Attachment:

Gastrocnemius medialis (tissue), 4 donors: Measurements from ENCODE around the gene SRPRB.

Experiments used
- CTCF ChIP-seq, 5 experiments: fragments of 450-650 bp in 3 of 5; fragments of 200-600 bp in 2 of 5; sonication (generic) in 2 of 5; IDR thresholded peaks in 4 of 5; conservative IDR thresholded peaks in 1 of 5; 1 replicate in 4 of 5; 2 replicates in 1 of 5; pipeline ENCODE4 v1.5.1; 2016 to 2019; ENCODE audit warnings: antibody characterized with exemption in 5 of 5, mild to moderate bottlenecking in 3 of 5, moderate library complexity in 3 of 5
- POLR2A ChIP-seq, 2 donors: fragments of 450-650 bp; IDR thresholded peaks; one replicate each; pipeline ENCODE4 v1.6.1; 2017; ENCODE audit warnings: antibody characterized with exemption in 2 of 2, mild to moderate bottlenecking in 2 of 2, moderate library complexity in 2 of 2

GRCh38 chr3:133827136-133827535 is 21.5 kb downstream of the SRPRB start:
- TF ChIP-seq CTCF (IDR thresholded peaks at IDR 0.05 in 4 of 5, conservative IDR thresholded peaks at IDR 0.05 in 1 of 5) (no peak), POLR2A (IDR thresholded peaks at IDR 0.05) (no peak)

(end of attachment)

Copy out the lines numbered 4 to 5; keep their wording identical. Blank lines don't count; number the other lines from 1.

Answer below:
- POLR2A ChIP-seq, 2 donors: fragments of 450-650 bp; IDR thresholded peaks; one replicate each; pipeline ENCODE4 v1.6.1; 2017; ENCODE audit warnings: antibody characterized with exemption in 2 of 2, mild to moderate bottlenecking in 2 of 2, moderate library complexity in 2 of 2

GRCh38 chr3:133827136-133827535 is 21.5 kb downstream of the SRPRB start: